As good as the starters have been, the real backbone of the team’s pitching success has been the bullpen. Tyler Duffey led the way with a 1.88 ERA and 11.6 K/9 as a fireman middle reliever. Tyler Clippard followed in behind with a 2.77 ERA and a minuscule 0.885 WHIP, and Trevor May struck out 14.7 batters per nine en route to a 3.86 ERA. Closer Taylor Rogers had a down year, notching a 4.05 ERA after giving up11.7 hits per nine, but a .400 BABIP may have inflated that — his FIP was still just 2.84, and he should be more than counted on the be useful late in games.

All that said, it’s important to address the elephant in the room. The Twins have been historically bad in the playoffs in recent years. They’re currently in the third-longest series losing streak in playoff history, as well as the longest game losing streak. While many identify this curse of sorts primarily with the Yankees, it’ll be interesting to see if the Twins play with any extra nervousness. There’s a feeling that even if the Twins lose the series, simply winning a game would mark forward progress for this franchise.

Both the Twins and the Astros roster a player many associate with the opposite team. For the Twins, that’s super-utility man Marwin Gonzalez. He’s played all over the baseball diamond in his career, although this season he’s primarily played the corner infield spots as well as the corner outfield. While he hasn’t been nearly so good as he was with Houston, he is an important part of this Twins team. If anyone on Minnesota gets banged up, Gonzalez will probably enter the game, and there’s a good chance that we’ll see him come into a game or two as a defensive substitution or pinch hitter as well.

Meanwhile, the Astros roster Ryan Pressly. Pressly spent a few years with the Twins and was serviceable, but never an impactful reliever. Eventually, the Twins traded Pressley to the Astros, who changed up his approach. Pressley swiftly became one of the best relievers in all of baseball. That’s all well and good, but the most interesting part about Pressly is how deeply he affected the Twins organization. Up until that trade, the Twins had been one of the most old-school teams in baseball, and it wasn’t working well, especially on the pitching end. After that trade, Terry Ryan was fired, the Twins made swift changes to their staff, and they’re now typically viewed as ahead of the analytical curve. Without first trading away Ryan Pressley, there’s a good chance that the Twins aren’t in the playoffs right now.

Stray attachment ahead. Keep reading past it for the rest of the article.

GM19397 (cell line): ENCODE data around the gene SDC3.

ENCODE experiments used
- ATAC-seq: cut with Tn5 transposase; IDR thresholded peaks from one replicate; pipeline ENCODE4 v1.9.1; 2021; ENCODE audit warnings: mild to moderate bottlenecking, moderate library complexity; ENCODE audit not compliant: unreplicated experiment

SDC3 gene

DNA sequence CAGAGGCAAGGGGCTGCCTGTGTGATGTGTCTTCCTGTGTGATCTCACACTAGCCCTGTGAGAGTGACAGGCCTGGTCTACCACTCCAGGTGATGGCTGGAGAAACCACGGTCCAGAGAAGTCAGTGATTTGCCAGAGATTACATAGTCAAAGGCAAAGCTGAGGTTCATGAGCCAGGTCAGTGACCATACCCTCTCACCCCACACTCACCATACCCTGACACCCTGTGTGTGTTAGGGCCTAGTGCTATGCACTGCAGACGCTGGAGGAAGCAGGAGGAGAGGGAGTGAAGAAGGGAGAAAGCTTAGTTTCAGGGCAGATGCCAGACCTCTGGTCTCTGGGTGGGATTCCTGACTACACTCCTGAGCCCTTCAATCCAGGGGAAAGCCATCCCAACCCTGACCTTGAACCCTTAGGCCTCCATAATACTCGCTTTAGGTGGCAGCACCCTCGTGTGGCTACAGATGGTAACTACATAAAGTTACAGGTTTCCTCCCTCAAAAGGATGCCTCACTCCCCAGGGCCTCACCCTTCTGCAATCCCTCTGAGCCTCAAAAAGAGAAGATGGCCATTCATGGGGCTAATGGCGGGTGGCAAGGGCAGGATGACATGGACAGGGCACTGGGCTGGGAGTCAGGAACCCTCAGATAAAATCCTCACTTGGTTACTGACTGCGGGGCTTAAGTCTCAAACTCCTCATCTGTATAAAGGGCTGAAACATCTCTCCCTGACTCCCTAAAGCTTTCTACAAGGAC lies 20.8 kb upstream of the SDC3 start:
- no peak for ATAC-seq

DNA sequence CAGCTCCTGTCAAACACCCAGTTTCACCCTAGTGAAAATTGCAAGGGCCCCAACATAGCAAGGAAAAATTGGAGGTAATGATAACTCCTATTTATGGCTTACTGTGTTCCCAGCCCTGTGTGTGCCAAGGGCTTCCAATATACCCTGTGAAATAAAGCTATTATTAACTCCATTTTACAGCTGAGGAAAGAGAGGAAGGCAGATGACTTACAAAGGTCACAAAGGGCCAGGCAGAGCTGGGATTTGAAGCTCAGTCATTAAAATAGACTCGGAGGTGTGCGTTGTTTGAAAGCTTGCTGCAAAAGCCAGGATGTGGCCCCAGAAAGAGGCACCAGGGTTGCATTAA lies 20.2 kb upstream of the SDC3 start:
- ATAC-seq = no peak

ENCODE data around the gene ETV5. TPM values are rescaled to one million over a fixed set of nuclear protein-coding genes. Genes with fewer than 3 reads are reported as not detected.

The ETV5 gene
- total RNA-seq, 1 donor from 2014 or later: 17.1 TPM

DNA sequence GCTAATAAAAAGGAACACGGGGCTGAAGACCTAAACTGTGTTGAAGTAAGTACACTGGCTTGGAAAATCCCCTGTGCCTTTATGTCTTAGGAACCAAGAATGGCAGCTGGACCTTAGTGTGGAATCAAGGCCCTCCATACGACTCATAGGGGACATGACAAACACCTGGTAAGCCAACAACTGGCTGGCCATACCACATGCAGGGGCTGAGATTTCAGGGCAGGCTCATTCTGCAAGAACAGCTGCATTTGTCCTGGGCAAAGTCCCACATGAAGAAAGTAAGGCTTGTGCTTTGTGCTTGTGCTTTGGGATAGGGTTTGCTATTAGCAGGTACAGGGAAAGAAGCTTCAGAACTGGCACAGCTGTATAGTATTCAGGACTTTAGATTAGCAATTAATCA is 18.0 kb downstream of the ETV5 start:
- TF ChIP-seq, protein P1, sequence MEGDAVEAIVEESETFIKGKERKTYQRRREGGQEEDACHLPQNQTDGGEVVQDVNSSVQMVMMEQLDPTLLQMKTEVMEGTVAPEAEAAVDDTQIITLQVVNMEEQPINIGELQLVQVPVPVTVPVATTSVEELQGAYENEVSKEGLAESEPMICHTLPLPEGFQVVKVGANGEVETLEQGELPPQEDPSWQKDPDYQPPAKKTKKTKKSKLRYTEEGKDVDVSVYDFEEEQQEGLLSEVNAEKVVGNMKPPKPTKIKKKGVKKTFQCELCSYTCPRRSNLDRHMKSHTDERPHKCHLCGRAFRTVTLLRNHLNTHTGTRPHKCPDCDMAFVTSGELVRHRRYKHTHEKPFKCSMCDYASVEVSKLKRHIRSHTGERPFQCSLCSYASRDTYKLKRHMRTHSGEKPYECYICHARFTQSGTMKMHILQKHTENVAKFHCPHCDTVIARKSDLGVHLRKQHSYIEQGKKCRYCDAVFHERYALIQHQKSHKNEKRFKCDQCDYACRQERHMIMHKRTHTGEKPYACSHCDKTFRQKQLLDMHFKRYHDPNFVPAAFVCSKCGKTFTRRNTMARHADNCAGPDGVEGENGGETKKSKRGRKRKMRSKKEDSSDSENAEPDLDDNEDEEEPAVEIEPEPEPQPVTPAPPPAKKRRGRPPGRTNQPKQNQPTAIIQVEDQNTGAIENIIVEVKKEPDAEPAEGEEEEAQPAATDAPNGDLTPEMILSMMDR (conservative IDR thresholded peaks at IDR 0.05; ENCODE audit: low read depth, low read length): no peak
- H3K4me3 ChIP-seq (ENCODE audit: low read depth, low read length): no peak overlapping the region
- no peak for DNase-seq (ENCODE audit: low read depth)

Houston Astros (29-31)


It was an offseason to forget for the Astros, and following a season where every other team did their best to make sure they couldn’t, the Houston Astros slipped into the playoffs as the sixth seed despite having the worst record of any AL playoff team. Only the 1981 Royals, who had a 50–53 record in a strike-shortened season, had a worse record while still making the playoffs. The no doubt got some help from an incredibly weak AL West, which managed to collectively go 40–60 against their NL rivals. But they were arguably one of the least lucky teams in the MLB, going 2–7 in extra-inning games and 10–14 in one-run games.